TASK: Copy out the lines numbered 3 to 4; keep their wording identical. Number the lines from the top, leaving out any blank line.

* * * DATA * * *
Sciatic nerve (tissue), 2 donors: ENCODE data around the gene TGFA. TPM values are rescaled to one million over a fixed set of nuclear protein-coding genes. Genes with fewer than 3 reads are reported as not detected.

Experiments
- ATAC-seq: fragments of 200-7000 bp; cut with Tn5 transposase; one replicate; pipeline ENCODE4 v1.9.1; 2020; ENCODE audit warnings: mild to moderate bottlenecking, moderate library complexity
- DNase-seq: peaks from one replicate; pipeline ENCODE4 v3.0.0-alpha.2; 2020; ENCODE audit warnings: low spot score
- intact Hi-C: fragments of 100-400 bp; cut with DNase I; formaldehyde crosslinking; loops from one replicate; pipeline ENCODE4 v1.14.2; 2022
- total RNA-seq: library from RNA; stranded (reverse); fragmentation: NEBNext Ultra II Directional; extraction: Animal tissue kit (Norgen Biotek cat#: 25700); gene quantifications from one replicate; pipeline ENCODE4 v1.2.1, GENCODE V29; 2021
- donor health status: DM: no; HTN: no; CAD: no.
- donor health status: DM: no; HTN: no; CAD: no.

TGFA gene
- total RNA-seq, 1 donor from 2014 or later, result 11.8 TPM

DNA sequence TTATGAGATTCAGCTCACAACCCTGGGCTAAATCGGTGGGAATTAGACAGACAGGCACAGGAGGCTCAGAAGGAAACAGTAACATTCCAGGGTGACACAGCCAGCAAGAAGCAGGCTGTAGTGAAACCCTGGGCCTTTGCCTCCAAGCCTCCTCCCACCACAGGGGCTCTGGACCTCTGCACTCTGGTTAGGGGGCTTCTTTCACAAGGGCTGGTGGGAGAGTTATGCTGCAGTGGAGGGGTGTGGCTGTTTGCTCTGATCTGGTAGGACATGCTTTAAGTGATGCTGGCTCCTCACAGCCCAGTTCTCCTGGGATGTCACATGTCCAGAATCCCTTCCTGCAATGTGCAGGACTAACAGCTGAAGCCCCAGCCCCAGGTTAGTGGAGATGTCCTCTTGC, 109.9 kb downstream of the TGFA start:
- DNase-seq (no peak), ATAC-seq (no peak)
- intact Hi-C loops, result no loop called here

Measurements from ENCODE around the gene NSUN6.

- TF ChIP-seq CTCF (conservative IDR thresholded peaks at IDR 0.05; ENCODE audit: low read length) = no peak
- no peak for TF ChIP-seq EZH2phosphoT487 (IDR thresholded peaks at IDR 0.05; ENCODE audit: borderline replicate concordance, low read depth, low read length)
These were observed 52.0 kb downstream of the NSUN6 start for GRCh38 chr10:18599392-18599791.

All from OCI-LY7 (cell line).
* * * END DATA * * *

- ATAC-seq: fragments of 200-7000 bp; cut with Tn5 transposase; one replicate; pipeline ENCODE4 v1.9.1; 2020; ENCODE audit warnings: mild to moderate bottlenecking, moderate library complexity
- DNase-seq: peaks from one replicate; pipeline ENCODE4 v3.0.0-alpha.2; 2020; ENCODE audit warnings: low spot score